(From Goodreads)Every first Sunday in June, members of the Moses clan gather for an annual reunion at “the old home place,” a sprawling hundred-acre farm in Arkansas. And every year, Samuel Lake, a vibrant and committed young preacher, brings his beloved wife, Willadee Moses, and their three children back for the festivities. The children embrace the reunion as a welcome escape from the prying eyes of their father’s congregation; for Willadee it’s a precious opportunity to spend time with her mother and father, Calla and John. But just as the reunion is getting under way, tragedy strikes, jolting the family to their core: John’s untimely death and, soon after, the loss of Samuel’s parish, which set the stage for a summer of crisis and profound change.
In the midst of it all, Samuel and Willadee’s outspoken eleven-year-old daughter, Swan, is a bright light. Her high spirits and fearlessness have alternately seduced and bedeviled three generations of the family. But it is Blade Ballenger, a traumatized eight-year-old neighbor, who soon captures Swan’s undivided attention. Full of righteous anger, and innocent of the peril facing her and those she loves, Swan makes it her mission to keep the boy safe from his terrifying father.
With characters who spring to life as vividly as if they were members of one’s own family, and with the clear-eyed wisdom that illuminates the most tragic—and triumphant—aspects of human nature, Jenny Wingfield emerges as one of the most vital, engaging storytellers writing today. In The Homecoming of Samuel Lake she has created a memorable and lasting work of fiction.
I’ve had this book sitting on my bookshelf for some time and then last month my sister suggested it as our January book club selection. I’m disappointed I wasn’t the one to suggest it because I absolutely loved this book. There’s a little bit of everything in this book-What it means to be a family, what it means to have faith, how do you survive the unsurvivable?
There was not one character in this book that didn’t ring true to me. Even the awful Raz, who is perhaps one of the most evil characters I’ve read in a long time, was pitch perfect. I hated him and truly believed he could exist. Each member of the Moses family and extended family was a real, flesh and blood person. I want to know these people and for me, that makes a great book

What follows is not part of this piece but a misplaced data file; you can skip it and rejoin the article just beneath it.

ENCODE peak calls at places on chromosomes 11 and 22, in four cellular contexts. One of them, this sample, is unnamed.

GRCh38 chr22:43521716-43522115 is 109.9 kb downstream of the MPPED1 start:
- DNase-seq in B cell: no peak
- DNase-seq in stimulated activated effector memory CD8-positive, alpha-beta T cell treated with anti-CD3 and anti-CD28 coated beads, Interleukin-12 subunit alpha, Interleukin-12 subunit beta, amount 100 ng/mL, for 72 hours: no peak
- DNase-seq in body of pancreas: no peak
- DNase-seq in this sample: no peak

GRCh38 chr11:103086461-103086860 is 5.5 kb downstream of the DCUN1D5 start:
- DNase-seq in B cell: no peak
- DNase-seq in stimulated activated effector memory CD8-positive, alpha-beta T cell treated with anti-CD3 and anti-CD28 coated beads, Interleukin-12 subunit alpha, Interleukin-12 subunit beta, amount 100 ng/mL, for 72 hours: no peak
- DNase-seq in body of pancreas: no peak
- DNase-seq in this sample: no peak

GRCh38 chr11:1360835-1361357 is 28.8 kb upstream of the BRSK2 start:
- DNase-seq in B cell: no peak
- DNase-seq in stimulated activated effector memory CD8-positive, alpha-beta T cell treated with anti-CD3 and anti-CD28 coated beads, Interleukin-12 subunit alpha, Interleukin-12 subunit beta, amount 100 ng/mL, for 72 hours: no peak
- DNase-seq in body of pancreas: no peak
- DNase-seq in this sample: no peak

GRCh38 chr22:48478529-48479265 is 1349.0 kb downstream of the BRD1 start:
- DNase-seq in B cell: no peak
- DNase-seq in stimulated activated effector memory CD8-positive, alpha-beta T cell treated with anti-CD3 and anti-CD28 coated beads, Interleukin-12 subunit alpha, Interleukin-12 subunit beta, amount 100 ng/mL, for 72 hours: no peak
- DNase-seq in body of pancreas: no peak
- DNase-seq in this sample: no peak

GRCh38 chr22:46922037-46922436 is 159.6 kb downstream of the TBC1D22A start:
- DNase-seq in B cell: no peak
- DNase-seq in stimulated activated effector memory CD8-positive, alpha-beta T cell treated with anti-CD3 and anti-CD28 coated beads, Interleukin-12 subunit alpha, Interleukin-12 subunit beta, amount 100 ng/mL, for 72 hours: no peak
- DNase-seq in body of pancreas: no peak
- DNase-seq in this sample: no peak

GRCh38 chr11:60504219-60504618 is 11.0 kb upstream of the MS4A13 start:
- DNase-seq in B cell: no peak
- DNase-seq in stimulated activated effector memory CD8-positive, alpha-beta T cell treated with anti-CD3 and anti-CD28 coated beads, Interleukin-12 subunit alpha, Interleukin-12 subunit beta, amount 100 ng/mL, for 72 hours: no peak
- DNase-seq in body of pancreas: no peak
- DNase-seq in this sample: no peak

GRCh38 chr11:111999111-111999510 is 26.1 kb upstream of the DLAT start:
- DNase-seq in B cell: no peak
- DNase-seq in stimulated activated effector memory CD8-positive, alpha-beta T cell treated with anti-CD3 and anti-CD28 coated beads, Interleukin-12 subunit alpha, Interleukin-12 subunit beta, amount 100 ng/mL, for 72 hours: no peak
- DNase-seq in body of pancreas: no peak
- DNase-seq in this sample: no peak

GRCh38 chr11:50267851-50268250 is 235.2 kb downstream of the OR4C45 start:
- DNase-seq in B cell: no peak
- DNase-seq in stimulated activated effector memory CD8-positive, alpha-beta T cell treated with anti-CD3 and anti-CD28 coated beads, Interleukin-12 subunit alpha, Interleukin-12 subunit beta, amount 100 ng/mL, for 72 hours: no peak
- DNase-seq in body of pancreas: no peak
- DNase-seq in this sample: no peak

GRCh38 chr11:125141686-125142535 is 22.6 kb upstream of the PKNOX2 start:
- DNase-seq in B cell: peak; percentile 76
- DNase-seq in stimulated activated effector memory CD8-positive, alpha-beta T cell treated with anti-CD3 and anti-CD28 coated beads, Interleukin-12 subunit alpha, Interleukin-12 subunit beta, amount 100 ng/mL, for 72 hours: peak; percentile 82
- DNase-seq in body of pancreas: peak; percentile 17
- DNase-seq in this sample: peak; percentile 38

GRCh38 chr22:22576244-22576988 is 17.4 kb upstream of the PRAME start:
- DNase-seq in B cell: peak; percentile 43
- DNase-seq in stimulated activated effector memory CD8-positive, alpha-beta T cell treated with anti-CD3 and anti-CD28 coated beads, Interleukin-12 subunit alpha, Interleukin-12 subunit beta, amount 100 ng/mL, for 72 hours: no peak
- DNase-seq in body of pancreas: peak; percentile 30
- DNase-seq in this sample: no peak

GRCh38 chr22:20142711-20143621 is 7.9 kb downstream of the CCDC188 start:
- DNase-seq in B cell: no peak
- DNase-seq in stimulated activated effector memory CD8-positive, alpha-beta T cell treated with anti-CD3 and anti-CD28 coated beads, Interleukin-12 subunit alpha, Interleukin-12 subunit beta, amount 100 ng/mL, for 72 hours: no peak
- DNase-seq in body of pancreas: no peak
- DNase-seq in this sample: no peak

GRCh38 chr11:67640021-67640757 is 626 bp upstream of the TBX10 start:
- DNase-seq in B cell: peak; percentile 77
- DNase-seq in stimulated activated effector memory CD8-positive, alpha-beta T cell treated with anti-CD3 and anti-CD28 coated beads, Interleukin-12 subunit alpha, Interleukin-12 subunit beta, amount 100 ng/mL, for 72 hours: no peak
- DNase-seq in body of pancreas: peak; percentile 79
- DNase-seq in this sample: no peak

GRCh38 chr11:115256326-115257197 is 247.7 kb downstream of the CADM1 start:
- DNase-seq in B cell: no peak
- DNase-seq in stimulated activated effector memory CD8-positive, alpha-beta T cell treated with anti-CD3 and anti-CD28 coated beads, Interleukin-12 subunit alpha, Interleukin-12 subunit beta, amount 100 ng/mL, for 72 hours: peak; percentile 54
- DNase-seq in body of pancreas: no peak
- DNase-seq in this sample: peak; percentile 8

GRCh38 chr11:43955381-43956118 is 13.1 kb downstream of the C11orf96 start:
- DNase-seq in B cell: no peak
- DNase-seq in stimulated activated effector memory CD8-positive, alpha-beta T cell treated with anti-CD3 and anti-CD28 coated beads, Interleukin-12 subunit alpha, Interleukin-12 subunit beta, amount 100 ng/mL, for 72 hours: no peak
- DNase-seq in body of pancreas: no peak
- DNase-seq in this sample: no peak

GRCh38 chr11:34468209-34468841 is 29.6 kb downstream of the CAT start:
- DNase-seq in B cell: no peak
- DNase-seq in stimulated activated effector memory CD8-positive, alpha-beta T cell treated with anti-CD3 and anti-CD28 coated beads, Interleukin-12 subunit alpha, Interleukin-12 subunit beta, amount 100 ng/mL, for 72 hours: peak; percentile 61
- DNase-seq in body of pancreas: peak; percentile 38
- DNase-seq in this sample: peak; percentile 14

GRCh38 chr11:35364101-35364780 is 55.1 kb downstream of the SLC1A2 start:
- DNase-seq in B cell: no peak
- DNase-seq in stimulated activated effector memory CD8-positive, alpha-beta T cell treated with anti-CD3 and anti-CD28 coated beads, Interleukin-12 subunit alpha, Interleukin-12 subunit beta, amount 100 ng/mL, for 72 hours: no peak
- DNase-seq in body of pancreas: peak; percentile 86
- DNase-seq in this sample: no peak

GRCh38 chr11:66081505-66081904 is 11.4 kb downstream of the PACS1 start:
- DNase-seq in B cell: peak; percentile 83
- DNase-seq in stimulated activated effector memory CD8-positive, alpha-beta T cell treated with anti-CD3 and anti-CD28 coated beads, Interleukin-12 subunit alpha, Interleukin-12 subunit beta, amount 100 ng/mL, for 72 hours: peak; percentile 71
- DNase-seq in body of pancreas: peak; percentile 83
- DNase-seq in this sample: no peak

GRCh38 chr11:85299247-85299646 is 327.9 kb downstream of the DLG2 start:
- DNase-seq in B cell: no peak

Wingfield created such a wonderful portrait of a family that supports each other. A husband and wife with a commitment strong enough to withstand all that comes along. It so nice to see a healthy married couple in a book. It’s not that it is without conflict, it’s just that they handle it and have enough faith in one and other to get through it. There’s a small part I absolutely loved. Willadee does something that hurts Samuel (something I think many spouses have done) and the way Wingfield has her apologize is just so real and right it’s actually a great instruction to all of us on how to say “I’m sorry” to someone you love.
But, that’s just a small part of this story. So much, happens and it’s hard to say anything without giving too much away. I will say this though, there’s a roller coaster of emotions that I went through while reading this and at a couple points I was so angry about some things that happened, asking why the author had to do them. But in the end it all made sense and I was left so happy I had read this book. And this was her first novel. She did write the screenplay for the movie The Man in the Moon starring a very young Reese Witherspoon. I remember really liking this movie and it had a lot of the same themes of family.
I look forward to whatever come from Jenny Wingfield whether it’s movies or books, I’m really hoping for more books.
Thanks to BookBrowse First Impression program for my copy of The Homecoming of Samuel Lake.